When I left the theater after Annihilation, I was thinking about what science fiction does. Anyone who has read the first book of Jeff VanderMeer’s Southern Reach Trilogy, which the film was loosely adapted from, will tell you that the film is drastically different from the novel. Despite the film’s commitment to some pretty heady sci fi concepts, the book’s range is even wider, and any given reader-then-watcher would probably tell you that the choices that the film makes to pare the book down into something more filmlike was a work of necessity (whether they like that paring down or not). In thinking about the big ideas of science fiction, I started thinking about videogames. And I wondered why videogames don’t have their versions of Annihilation.
Don’t get me wrong: We have weird science fiction games. We have Prey and Dead Space in the big-budget arena, and we have a whole host of interesting sci fi games like Primordia and Waking Mars in the world of independent production. And yet, short of Prey itself, I have a hard time thinking of games that do the same kind of work that Annihilation does as a film. I can’t think of many games (and my sampling goes pretty deep) that truly do broad thinking comparable to the best works of filmed or written science fiction.
What I mean by that is that the best sci fi work constantly troubles what we think we know. By extrapolating our current society into the future or by introducing a new, unknown thing that changes human life, science fiction often makes us strange to ourselves. It can function as a kind of bizarre mirror that makes us see our actions in relief, contextualized, and we can use that reflection as a way of getting a handle on what we’re doing.
Without spoiling anything, I feel confident in saying that Annihilation asks us to interrogate what makes us us, and more importantly, if we can deal with any significant alterations to our identities and subjectivities. Politically, we are living during a time when a number of major democracies are swinging rightward and implementing nationalist, far-right policies of social control. Global warming is getting worse faster than we had anticipated, threatening drought, rising sea levels, and the destruction of inhabited land all over the planet. Racist policies of social and economic exclusion continue to exist and be enforced in even the most “enlightened” countries. Shit is bad, and getting worse, and the way that we live our lives is going to fundamentally change in the coming years. We’re living in the middle of it now, and it’s slow, but it’s happening.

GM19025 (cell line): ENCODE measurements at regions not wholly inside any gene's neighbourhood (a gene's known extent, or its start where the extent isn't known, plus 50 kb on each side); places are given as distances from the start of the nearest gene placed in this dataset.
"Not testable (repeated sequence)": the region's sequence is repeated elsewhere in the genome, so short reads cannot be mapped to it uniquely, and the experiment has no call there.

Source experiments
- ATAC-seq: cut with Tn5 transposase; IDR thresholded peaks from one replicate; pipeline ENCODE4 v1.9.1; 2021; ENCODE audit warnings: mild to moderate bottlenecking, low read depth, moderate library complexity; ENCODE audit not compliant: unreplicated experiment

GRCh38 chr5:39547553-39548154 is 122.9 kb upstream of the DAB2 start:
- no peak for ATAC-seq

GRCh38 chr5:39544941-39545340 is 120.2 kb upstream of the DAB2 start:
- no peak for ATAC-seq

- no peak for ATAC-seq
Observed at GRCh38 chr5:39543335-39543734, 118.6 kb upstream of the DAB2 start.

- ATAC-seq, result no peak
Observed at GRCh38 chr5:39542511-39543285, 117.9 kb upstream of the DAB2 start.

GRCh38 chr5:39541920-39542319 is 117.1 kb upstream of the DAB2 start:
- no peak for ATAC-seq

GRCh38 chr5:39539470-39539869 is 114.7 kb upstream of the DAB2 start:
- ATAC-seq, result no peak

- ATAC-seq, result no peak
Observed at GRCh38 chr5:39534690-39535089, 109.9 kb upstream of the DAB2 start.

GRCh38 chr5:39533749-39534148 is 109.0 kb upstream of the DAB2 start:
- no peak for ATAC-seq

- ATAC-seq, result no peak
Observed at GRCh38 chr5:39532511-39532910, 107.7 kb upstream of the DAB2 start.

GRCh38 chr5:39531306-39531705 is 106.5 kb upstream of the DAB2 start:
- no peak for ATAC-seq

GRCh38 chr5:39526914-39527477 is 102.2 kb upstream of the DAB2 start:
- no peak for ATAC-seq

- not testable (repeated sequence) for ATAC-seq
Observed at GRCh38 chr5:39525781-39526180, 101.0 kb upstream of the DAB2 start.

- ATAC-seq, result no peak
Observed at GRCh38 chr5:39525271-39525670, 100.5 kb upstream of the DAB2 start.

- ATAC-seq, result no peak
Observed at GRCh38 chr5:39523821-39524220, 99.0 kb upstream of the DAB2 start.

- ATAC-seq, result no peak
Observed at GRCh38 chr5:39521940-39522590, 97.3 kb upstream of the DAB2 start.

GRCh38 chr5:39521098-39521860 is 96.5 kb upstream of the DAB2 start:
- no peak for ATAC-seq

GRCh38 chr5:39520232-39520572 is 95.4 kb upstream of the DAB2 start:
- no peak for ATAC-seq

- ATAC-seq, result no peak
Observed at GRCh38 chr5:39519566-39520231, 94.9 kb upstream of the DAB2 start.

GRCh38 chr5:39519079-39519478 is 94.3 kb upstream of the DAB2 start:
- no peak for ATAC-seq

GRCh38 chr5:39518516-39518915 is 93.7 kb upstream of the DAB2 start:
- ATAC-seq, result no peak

And Annihilation stages this as a kind of metaphysical, pseudo-scientific set of questions about what makes me me or you you or a plant itself. It puts these question into the familiar format of CGI special effects and horror film violence and close-up shots of intriguing dialogue being spoken to the camera as much as to the other characters. But it’s hard to walk away from the film and not understand that it was less about what you saw onscreen and more about the ideas that you’re taking away from the argument that those images are making. No one speaks the moral of the story, but when the film closes out, it’s been communicated to an almost-excruciating degree.
I don’t know where this is in our videogames. I’ve heard so much about the storytelling power of games to change the world, but I haven’t played many things that have made me feel changed. Science fiction videogames seem to still be largely stuck in a whiz-bang-pow model of science fiction as a skin for other mechanics, or worse, in the space opera format that mistakes extremely detailed descriptions of star ships and guns as substance. And I like those things, in their own way, but I don’t have any illusions that the science fiction that we see most often in games, in Halo or Gears of War or our most futuristic Call of Dutys, is doing the same kind of work as a novel by Ursula Le Guin, Felix Gilman or Samuel Delany.
When I watched Annihilation, I was thinking about how wonderfully cinema was being used to communicate how small, how strange, and how contingent our lives are as a species. It made me consider me. And here I am, supposedly living in the middle of a ludic century where games are going to take hold of creativity and possibility, and the best I can do in the realm of weird thinking is the occasional cyberpunk tactical game or mind-bending roguelike. Give me our Annihilation. I’m ready for it.
Cameron Kunzelman tweets at @ckunzelman and writes about games at thiscageisworms.com. His latest game, Epanalepsis, was released last year. It’s available on Steam.